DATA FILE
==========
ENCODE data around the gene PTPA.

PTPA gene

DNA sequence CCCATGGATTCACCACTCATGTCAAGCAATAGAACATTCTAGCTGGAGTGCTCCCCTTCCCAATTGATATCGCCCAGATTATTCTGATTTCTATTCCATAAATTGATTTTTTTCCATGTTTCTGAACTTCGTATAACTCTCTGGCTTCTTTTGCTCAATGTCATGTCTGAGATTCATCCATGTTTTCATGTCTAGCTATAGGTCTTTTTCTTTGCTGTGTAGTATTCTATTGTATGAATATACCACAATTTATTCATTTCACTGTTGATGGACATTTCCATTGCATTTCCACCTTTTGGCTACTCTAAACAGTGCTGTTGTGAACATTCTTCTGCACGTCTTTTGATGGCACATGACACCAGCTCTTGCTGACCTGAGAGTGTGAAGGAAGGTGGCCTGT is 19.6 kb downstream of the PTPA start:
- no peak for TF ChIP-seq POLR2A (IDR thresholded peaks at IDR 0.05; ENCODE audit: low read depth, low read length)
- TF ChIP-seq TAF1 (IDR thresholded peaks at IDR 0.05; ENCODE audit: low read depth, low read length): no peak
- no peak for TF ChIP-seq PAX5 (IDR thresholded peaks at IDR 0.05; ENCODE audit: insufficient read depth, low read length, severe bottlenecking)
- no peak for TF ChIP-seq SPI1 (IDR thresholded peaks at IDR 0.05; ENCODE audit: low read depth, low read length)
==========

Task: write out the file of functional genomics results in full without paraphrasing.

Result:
ENCODE data around the gene PTPA.

PTPA gene

DNA sequence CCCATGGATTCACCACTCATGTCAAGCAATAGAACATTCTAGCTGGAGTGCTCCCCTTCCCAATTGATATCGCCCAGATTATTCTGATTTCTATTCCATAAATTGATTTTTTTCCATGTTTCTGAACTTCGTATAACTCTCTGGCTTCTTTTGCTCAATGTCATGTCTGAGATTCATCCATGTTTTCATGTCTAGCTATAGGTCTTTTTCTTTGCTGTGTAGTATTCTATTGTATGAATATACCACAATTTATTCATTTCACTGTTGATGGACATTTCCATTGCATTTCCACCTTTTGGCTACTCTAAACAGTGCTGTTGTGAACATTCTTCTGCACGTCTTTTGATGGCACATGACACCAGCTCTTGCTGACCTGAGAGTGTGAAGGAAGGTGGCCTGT is 19.6 kb downstream of the PTPA start:
- no peak for TF ChIP-seq POLR2A (IDR thresholded peaks at IDR 0.05; ENCODE audit: low read depth, low read length)
- TF ChIP-seq TAF1 (IDR thresholded peaks at IDR 0.05; ENCODE audit: low read depth, low read length): no peak
- no peak for TF ChIP-seq PAX5 (IDR thresholded peaks at IDR 0.05; ENCODE audit: insufficient read depth, low read length, severe bottlenecking)
- no peak for TF ChIP-seq SPI1 (IDR thresholded peaks at IDR 0.05; ENCODE audit: low read depth, low read length)